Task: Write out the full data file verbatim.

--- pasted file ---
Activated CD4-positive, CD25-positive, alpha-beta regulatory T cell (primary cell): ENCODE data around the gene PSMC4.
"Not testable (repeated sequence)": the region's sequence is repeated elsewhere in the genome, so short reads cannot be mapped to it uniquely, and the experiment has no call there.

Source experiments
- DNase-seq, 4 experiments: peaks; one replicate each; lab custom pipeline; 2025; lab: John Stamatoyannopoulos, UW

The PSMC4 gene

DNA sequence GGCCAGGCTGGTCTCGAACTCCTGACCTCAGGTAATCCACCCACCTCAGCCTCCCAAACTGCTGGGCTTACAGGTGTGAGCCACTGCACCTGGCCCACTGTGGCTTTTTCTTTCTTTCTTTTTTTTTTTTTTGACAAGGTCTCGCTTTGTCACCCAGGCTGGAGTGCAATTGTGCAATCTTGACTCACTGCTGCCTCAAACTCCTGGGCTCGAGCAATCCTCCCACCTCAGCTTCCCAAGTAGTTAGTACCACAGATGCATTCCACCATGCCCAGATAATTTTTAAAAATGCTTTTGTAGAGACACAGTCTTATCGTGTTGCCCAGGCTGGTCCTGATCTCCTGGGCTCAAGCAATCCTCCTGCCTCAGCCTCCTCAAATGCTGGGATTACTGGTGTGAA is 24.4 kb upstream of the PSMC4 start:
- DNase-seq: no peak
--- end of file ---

Activated CD4-positive, CD25-positive, alpha-beta regulatory T cell (primary cell): ENCODE data around the gene PSMC4.
"Not testable (repeated sequence)": the region's sequence is repeated elsewhere in the genome, so short reads cannot be mapped to it uniquely, and the experiment has no call there.

Source experiments
- DNase-seq, 4 experiments: peaks; one replicate each; lab custom pipeline; 2025; lab: John Stamatoyannopoulos, UW

The PSMC4 gene

DNA sequence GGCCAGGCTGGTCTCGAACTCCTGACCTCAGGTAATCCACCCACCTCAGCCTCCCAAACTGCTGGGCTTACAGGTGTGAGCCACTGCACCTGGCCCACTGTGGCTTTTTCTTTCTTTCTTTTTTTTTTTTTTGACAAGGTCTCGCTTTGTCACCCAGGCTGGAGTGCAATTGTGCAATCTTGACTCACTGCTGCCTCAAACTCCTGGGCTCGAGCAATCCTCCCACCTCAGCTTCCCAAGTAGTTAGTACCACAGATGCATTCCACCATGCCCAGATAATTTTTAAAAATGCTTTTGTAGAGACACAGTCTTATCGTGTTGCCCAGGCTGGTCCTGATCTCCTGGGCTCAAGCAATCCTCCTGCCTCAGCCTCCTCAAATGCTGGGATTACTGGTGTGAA is 24.4 kb upstream of the PSMC4 start:
- DNase-seq: no peak